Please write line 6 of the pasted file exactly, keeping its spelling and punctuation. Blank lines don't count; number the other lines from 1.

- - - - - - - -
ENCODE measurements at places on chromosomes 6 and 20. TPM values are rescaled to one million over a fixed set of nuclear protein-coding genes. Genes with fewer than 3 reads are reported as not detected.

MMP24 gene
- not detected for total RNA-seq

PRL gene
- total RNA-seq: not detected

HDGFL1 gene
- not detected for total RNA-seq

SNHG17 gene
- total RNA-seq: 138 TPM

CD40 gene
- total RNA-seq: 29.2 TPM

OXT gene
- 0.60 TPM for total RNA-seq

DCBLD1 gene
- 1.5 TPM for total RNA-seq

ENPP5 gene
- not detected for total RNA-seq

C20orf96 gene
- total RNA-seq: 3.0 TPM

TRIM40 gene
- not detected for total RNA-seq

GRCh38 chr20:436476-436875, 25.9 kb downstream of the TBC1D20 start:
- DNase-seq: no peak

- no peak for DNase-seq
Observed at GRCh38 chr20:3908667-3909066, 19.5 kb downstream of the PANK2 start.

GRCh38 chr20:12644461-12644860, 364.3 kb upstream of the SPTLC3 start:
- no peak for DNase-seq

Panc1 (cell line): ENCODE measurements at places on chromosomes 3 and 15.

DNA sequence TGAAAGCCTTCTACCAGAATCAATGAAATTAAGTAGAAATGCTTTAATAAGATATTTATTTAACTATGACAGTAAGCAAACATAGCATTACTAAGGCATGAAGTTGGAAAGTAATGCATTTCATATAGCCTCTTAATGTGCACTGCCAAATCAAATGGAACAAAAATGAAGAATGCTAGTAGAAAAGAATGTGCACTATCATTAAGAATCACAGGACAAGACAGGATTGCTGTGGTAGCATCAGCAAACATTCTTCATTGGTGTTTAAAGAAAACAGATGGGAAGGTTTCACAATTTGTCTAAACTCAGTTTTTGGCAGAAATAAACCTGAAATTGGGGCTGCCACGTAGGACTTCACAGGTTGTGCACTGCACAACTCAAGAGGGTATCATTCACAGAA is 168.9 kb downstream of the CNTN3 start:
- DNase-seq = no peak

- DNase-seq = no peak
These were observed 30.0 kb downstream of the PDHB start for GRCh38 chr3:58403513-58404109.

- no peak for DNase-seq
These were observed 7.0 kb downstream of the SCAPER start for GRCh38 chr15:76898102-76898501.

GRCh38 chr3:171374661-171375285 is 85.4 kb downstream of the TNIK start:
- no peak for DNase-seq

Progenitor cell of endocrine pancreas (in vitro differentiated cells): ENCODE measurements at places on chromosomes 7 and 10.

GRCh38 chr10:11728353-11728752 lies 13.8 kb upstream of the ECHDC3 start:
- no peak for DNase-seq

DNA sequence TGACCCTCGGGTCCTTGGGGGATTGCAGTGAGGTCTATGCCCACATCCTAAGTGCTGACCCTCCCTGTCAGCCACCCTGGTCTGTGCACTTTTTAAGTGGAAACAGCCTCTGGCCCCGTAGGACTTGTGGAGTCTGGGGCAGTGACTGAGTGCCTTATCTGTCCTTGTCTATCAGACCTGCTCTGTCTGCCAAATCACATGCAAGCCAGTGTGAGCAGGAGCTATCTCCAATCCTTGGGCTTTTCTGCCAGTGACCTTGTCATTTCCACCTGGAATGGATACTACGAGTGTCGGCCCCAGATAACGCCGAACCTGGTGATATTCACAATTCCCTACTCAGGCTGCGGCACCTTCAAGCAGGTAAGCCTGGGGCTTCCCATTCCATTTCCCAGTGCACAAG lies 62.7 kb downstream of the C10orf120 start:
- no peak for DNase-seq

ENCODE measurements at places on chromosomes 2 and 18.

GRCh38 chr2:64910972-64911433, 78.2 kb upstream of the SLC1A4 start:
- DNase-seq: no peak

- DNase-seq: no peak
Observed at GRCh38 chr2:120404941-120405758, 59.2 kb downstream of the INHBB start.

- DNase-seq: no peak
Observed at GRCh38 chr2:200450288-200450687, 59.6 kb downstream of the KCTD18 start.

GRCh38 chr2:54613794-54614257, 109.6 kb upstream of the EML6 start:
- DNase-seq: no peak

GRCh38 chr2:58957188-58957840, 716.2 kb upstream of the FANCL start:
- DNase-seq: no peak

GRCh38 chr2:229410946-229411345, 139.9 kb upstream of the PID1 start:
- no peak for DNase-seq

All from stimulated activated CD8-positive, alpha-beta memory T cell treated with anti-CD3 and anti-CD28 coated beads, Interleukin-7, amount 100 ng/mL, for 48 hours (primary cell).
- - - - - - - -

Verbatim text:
HDGFL1 gene